Numerous studies have demonstrated the harmful effects of excessive sugar consumption on health, which has led to recommendations to keep added sugar consumption to less than 10% of a person’s daily caloric intake.
However, researchers in China and the United States felt that “quality of existing evidence needs to be comprehensively evaluated” prior to developing detailed policies for sugar restriction.
High added sugar consumption was linked to significantly higher risks of 45 adverse health outcomes, including diabetes, gout, obesity, high blood pressure, heart attack, stroke, cancer, asthma, tooth decay, depression, and early death, according to a large review of 73 meta-analyses that included 8,601 studies.
According to the US Food and Drug Administration, free sugars are those that are added when foods are processed, packaged as table sugar and other sweeteners, and naturally present in syrups, honey, fruit juice, vegetable juice, purees, pastes, and similar products where the cellular structure of the food has been broken down.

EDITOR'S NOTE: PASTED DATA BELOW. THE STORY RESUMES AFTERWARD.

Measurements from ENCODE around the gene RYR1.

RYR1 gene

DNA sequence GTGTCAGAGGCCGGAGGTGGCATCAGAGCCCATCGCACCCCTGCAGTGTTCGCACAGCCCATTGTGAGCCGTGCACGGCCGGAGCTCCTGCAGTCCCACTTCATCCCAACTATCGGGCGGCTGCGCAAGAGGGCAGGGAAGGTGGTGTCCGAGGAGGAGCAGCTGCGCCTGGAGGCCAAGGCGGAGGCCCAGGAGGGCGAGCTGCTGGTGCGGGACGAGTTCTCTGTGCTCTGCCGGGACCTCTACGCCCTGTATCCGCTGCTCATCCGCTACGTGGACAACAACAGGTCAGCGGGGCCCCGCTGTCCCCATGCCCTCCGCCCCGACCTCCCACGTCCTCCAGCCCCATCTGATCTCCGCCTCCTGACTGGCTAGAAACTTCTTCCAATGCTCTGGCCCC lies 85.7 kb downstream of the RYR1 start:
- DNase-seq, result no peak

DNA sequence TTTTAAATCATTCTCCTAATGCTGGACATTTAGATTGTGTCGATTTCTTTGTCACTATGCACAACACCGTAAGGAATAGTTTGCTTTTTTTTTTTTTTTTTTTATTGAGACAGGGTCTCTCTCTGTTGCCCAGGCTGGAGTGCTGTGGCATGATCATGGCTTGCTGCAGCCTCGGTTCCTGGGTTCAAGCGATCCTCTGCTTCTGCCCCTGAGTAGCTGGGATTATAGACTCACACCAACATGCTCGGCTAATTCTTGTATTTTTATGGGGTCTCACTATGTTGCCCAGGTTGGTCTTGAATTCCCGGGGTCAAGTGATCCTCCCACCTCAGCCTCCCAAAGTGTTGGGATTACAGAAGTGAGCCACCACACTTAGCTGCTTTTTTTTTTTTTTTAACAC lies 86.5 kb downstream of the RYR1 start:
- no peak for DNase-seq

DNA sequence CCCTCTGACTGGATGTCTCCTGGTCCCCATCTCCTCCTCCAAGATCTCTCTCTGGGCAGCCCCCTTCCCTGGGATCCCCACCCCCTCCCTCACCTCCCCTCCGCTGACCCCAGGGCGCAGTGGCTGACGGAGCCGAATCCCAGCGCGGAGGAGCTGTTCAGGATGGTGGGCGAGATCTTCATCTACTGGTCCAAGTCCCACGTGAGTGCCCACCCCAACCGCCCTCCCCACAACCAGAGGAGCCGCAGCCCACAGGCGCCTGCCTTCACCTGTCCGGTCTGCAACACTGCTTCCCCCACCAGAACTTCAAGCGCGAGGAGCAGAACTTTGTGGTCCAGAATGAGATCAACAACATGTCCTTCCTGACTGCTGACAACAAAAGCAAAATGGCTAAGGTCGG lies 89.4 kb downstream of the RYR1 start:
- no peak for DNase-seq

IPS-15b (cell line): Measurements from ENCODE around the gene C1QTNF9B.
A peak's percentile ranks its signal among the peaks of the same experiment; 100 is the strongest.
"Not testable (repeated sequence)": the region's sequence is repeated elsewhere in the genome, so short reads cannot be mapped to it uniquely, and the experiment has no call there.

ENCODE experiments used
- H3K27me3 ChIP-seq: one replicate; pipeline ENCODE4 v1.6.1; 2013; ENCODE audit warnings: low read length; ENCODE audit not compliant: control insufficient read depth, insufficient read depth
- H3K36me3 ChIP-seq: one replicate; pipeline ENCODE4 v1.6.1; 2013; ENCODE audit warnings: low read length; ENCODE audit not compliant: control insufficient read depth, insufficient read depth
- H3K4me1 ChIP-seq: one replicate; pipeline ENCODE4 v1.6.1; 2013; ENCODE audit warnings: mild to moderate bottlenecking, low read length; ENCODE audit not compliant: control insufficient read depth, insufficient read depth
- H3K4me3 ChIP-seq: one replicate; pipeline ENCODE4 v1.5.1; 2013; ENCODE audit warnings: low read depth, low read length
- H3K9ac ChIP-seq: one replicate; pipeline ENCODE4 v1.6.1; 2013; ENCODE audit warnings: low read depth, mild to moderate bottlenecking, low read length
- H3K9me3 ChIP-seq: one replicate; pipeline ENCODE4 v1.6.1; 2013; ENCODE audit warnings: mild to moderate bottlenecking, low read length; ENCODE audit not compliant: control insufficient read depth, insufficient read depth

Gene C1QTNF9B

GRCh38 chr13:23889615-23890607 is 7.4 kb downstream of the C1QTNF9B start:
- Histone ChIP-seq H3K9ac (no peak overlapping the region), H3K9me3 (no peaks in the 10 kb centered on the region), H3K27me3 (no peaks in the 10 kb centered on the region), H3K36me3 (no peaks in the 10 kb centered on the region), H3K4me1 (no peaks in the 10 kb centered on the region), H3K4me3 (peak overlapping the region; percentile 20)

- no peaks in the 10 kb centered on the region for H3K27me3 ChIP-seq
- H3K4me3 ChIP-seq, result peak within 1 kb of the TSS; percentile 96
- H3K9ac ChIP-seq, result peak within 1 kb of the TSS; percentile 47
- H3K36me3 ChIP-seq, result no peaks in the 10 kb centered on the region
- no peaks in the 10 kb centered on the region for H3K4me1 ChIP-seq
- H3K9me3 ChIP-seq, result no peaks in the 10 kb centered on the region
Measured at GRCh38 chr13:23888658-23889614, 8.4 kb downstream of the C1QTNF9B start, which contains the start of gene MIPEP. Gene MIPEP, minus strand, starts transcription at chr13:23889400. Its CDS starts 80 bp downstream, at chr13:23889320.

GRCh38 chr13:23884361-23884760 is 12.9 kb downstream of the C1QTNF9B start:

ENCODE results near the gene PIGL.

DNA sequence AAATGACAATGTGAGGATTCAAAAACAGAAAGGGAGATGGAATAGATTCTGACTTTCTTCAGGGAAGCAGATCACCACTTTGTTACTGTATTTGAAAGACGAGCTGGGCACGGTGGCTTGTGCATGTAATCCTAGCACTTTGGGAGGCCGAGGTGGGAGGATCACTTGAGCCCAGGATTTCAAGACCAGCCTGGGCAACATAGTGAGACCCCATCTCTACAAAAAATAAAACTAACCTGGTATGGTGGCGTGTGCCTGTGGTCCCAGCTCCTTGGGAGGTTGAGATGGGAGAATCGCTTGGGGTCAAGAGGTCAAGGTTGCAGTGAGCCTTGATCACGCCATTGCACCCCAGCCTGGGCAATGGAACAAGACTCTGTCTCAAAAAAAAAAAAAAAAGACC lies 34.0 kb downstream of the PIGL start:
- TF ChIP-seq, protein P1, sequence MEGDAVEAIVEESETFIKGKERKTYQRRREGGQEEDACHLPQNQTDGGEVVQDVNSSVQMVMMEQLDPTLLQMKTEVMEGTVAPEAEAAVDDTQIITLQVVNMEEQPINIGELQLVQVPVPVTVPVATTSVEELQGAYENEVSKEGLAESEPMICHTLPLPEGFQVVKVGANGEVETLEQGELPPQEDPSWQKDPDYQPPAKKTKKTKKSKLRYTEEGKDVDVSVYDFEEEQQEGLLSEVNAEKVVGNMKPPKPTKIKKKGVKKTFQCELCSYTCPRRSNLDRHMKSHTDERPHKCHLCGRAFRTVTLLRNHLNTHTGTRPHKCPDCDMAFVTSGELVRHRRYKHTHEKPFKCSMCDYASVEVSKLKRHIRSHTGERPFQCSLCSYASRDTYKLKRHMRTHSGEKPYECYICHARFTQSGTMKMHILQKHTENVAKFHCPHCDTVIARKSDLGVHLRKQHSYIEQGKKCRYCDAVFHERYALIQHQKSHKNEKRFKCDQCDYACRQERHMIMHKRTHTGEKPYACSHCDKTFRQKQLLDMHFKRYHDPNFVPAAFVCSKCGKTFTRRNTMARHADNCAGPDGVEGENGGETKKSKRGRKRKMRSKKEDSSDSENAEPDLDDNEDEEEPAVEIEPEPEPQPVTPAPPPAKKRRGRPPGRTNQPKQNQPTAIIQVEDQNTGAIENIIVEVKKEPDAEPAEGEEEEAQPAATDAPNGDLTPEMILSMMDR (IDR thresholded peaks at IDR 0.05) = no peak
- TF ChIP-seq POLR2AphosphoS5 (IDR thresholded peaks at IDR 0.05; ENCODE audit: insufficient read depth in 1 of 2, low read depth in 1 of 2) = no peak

Sugars that are present naturally in dairy products or structurally whole fruits and vegetables are not included in this category.
Dr. Maya Adam, director of Health Media Innovation and clinical assistant professor of pediatrics at Stanford University School of Medicine, said the study “provides a useful overview of the current state of the science on sugar consumption and our health” and “confirms that eating too much sugar is likely to cause problems.” Adam wasn’t a part of the investigation.
“Studies like this are helpful in advising patients that seemingly small changes, like cutting out excess sugar like sugar-sweetened beverages, can have a marked and positive improvement to health,” said Dr. Leana Wen, a CNN Medical Analyst and professor of public health at George Washington University who wasn’t involved in the study.
The participants who consumed the most sugar-sweetened beverages had higher body weights than those who consumed the least, according to moderately reliable evidence.
“I can confirm that dietary sugar intake in the US is more than twice the recommended level (less than 10% of total daily caloric intake), and while the direct impact of sugar itself offers minimal, if any, nutritional benefits, it further replaces foods that do,” said Linda Van Horn, professor emeritus of preventive medicine at Northwestern University’s Feinberg School of Medicine. Van Horn did not take part in the research.